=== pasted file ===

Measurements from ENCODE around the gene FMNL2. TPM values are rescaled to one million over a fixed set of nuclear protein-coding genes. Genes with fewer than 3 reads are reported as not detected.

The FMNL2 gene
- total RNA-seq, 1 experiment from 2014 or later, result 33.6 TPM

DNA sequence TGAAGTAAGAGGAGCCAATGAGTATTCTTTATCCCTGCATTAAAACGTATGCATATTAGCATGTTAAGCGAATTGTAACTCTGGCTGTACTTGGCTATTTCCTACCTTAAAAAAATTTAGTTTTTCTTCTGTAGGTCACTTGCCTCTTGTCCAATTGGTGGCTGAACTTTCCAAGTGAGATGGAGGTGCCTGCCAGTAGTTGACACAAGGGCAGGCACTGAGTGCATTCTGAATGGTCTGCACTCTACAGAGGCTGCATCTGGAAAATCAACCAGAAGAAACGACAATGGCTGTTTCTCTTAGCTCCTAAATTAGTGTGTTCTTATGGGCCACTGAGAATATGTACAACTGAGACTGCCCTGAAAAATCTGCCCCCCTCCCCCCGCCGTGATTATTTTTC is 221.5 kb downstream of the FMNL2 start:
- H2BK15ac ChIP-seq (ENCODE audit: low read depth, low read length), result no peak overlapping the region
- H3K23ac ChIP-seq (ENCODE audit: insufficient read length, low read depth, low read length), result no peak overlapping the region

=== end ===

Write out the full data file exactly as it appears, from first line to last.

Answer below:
Measurements from ENCODE around the gene FMNL2. TPM values are rescaled to one million over a fixed set of nuclear protein-coding genes. Genes with fewer than 3 reads are reported as not detected.

The FMNL2 gene
- total RNA-seq, 1 experiment from 2014 or later, result 33.6 TPM

DNA sequence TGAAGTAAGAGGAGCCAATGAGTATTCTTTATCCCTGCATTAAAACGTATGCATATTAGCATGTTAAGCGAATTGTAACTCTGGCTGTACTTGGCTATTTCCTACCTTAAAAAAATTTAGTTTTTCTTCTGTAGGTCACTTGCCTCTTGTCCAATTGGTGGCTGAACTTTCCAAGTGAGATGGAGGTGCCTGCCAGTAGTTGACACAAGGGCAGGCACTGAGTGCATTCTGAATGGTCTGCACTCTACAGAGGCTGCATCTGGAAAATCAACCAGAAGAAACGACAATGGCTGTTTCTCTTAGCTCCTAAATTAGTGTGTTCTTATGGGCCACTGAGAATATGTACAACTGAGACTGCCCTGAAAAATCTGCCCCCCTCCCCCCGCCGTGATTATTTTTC is 221.5 kb downstream of the FMNL2 start:
- H2BK15ac ChIP-seq (ENCODE audit: low read depth, low read length), result no peak overlapping the region
- H3K23ac ChIP-seq (ENCODE audit: insufficient read length, low read depth, low read length), result no peak overlapping the region